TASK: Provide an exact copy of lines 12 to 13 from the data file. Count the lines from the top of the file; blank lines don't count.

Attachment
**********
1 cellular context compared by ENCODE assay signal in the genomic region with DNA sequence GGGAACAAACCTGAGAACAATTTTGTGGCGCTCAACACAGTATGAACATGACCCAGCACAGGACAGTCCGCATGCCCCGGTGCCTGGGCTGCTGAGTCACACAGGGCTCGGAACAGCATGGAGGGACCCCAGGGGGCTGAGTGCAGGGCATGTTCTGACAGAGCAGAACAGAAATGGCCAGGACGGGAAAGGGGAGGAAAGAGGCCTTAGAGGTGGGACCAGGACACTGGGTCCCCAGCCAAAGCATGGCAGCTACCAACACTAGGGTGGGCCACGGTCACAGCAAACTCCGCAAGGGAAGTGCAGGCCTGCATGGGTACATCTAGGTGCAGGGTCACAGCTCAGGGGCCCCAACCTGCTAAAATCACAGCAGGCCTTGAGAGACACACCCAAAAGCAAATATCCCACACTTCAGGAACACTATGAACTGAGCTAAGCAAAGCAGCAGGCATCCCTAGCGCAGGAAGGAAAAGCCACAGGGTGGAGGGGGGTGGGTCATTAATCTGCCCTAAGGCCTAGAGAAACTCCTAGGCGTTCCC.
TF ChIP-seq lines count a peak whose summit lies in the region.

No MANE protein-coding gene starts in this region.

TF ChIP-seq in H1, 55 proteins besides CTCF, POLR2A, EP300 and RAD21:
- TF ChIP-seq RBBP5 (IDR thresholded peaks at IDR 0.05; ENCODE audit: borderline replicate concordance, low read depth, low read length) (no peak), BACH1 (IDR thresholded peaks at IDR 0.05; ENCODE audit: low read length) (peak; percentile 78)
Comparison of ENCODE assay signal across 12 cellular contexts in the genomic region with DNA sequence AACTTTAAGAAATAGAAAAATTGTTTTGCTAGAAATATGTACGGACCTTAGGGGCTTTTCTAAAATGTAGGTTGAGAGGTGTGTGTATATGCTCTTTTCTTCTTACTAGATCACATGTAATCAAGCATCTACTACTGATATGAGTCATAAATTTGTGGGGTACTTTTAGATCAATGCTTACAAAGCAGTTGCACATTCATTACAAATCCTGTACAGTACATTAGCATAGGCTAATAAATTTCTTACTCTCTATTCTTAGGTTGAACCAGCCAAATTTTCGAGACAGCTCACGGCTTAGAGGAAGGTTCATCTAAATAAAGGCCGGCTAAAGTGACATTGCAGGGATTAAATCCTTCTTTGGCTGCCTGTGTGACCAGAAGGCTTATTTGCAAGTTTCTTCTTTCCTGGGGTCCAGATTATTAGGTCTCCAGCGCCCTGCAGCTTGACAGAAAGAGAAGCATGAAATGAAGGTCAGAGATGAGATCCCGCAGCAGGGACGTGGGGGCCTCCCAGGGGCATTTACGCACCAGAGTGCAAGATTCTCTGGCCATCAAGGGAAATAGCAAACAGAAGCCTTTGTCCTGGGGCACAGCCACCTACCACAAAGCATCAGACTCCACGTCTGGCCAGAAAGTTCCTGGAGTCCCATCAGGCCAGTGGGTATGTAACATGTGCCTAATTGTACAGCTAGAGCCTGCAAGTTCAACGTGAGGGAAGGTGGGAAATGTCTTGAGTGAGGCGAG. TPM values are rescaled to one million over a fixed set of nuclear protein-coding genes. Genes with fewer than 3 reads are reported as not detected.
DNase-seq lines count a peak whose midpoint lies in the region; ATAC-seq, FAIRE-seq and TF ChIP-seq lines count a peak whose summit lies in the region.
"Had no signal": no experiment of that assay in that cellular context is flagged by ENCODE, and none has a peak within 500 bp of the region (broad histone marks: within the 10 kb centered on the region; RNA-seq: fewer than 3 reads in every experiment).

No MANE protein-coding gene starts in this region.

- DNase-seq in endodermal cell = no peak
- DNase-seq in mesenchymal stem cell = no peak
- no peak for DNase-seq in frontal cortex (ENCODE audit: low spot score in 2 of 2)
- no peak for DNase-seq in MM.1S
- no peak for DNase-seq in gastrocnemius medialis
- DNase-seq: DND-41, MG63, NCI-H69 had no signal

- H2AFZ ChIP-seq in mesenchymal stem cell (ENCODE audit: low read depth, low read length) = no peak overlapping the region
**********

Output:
- no peak for DNase-seq in frontal cortex (ENCODE audit: low spot score in 2 of 2)
- no peak for DNase-seq in MM.1S